The fifth album from the stubbornly ramshackle Margot & the Nuclear So and So's bears little resemblance to the band's earliest work. Instead of askew orchestral-pop, Rot Gut, Domestic
bounces among three distinct styles: gnarled grunge-rock, noisy lo-fi jags, and delicate introspection. The album's most resonant moments are also its most abrasive. Despondent minor-chord riffs and melody lurch through "Disease Tobacco Free," "Books About Trains" features a ripping guitar solo, "Shannon" is a scuzzy, distorted-blues creeper about a boozy loser, and in the Pixies-fed "Fisher of Men" a restless malcontent sings the recurring recurring refrain "I hate my friends." Hints of Pavement and Nirvana also crop up in the album's dust-cloud guitars and frontman Richard Edwards's delivery — he even conjures Kurt Cobain's strained mewl, most notably as he boasts, "I ain't afraid of the devil" on "The Devil." Next to this hefty clamor, Rot Gut, Domestic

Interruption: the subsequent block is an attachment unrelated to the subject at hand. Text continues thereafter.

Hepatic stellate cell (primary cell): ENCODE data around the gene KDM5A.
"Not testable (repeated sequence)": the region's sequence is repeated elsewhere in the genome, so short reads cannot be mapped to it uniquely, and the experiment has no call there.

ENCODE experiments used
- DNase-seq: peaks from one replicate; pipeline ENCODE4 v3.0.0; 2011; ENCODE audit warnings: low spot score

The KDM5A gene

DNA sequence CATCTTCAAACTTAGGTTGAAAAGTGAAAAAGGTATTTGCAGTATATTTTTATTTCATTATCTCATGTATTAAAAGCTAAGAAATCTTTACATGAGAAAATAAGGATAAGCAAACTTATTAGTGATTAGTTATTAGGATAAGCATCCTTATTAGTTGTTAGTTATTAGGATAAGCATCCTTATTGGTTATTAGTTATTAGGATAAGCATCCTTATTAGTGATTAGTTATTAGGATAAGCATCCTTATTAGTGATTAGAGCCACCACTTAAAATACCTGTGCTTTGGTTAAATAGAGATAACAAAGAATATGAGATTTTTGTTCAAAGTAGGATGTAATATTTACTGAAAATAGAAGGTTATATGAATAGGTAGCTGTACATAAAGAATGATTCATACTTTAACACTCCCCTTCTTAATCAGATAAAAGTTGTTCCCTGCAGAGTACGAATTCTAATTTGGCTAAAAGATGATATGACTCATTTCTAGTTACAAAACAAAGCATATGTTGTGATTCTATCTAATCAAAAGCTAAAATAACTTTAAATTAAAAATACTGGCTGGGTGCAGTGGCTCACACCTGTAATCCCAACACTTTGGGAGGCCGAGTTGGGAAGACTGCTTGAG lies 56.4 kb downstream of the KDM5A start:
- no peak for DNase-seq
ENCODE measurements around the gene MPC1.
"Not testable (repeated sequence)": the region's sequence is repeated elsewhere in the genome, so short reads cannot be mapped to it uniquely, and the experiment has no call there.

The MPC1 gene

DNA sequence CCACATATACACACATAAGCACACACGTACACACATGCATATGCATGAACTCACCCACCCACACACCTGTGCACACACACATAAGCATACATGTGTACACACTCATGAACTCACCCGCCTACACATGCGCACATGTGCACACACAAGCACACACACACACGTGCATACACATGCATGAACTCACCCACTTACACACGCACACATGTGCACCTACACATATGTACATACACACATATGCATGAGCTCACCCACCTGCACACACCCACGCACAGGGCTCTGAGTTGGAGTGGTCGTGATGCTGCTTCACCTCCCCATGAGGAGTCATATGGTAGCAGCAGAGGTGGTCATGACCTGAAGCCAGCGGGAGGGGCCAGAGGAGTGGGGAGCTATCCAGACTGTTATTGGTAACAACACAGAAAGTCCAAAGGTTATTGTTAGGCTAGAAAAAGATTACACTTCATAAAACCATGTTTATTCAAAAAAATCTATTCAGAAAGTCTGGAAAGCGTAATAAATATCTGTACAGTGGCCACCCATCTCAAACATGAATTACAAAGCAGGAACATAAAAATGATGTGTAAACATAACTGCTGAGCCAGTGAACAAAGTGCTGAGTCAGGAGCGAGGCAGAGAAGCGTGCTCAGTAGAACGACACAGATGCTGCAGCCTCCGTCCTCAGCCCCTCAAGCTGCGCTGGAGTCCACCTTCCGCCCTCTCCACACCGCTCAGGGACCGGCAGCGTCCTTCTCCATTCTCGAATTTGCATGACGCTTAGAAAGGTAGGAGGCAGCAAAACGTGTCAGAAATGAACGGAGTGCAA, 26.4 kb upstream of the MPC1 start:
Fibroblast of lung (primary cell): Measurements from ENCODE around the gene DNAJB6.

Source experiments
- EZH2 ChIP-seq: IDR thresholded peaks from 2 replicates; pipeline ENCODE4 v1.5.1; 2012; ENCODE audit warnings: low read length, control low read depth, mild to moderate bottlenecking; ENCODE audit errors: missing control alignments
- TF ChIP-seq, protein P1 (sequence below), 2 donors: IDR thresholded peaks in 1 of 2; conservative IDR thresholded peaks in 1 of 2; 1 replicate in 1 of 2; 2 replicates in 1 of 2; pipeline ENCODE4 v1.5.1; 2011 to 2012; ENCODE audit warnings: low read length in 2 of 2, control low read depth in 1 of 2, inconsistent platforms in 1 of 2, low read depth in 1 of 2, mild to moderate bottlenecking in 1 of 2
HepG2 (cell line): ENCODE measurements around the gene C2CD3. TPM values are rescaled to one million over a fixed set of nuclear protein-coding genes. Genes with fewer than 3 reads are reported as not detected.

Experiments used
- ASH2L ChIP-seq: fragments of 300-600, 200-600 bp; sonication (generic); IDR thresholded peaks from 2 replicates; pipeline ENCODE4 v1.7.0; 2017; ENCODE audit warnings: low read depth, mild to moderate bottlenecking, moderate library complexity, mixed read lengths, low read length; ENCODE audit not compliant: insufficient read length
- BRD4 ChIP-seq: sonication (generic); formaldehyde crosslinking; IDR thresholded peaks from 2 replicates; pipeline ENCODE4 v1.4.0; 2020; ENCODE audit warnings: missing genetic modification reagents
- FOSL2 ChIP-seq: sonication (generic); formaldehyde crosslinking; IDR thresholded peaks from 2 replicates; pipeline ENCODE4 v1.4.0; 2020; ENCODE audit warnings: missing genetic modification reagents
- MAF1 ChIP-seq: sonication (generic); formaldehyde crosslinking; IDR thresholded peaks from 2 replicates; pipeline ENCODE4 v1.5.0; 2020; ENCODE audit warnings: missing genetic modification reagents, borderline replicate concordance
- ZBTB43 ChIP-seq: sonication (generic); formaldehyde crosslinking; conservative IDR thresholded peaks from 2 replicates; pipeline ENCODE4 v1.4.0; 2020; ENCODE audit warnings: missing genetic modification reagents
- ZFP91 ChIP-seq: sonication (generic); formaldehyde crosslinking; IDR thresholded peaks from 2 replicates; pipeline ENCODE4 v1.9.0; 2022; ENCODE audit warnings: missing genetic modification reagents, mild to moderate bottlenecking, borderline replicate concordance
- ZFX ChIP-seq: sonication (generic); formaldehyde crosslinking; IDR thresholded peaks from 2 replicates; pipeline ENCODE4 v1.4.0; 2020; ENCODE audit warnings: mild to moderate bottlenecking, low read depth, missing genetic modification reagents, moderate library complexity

's prettier, stripped-down fare feels out of place if no less unsettling. The ballad "A Journalist Falls in Love" details a doomed relationship with a death-row prisoner, whereas the downtrodden, piano-and-bells-driven "Christ" laments, "Jesus breaks your heart/Every night he doesn't come." Rot Gut, Domestic
never sugarcoats its uglier tendencies, and yet the uncompromising — and uncomfortable — nature of the music is oddly compelling.